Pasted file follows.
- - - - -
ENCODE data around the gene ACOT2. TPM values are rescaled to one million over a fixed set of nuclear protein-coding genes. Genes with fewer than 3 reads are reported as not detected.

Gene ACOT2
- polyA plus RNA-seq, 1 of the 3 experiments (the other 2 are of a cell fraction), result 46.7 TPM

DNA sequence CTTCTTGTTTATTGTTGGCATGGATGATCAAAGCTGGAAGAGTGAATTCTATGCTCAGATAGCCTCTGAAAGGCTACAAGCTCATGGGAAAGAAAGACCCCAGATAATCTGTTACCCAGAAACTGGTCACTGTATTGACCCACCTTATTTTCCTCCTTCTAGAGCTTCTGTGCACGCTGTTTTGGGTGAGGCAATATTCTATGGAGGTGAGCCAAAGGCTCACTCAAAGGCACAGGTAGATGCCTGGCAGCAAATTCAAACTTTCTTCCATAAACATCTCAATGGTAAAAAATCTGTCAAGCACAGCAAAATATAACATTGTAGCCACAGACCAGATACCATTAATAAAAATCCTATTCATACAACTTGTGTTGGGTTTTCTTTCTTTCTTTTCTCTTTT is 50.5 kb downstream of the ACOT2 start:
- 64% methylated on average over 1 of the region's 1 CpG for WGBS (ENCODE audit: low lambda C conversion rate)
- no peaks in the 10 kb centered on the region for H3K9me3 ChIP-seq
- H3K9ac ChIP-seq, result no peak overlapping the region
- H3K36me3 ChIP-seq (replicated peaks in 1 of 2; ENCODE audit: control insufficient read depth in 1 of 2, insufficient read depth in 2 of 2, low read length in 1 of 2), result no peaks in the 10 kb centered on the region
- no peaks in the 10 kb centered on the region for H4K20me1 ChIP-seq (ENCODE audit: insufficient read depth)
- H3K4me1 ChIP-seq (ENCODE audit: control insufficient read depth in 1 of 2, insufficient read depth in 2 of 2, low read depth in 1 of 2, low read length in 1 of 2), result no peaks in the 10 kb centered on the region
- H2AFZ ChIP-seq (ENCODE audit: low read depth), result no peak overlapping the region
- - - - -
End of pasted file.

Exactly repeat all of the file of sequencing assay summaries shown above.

ENCODE data around the gene ACOT2. TPM values are rescaled to one million over a fixed set of nuclear protein-coding genes. Genes with fewer than 3 reads are reported as not detected.

Gene ACOT2
- polyA plus RNA-seq, 1 of the 3 experiments (the other 2 are of a cell fraction), result 46.7 TPM

DNA sequence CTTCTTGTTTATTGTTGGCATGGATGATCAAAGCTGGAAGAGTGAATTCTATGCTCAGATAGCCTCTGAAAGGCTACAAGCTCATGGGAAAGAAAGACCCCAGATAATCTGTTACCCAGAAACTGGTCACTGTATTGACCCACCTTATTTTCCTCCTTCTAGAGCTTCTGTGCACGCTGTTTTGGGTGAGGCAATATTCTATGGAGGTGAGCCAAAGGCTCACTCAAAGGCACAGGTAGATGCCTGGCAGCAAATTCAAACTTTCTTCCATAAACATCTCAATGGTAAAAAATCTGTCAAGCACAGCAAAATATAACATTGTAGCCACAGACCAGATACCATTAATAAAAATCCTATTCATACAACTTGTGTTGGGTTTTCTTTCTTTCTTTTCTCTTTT is 50.5 kb downstream of the ACOT2 start:
- 64% methylated on average over 1 of the region's 1 CpG for WGBS (ENCODE audit: low lambda C conversion rate)
- no peaks in the 10 kb centered on the region for H3K9me3 ChIP-seq
- H3K9ac ChIP-seq, result no peak overlapping the region
- H3K36me3 ChIP-seq (replicated peaks in 1 of 2; ENCODE audit: control insufficient read depth in 1 of 2, insufficient read depth in 2 of 2, low read length in 1 of 2), result no peaks in the 10 kb centered on the region
- no peaks in the 10 kb centered on the region for H4K20me1 ChIP-seq (ENCODE audit: insufficient read depth)
- H3K4me1 ChIP-seq (ENCODE audit: control insufficient read depth in 1 of 2, insufficient read depth in 2 of 2, low read depth in 1 of 2, low read length in 1 of 2), result no peaks in the 10 kb centered on the region
- H2AFZ ChIP-seq (ENCODE audit: low read depth), result no peak overlapping the region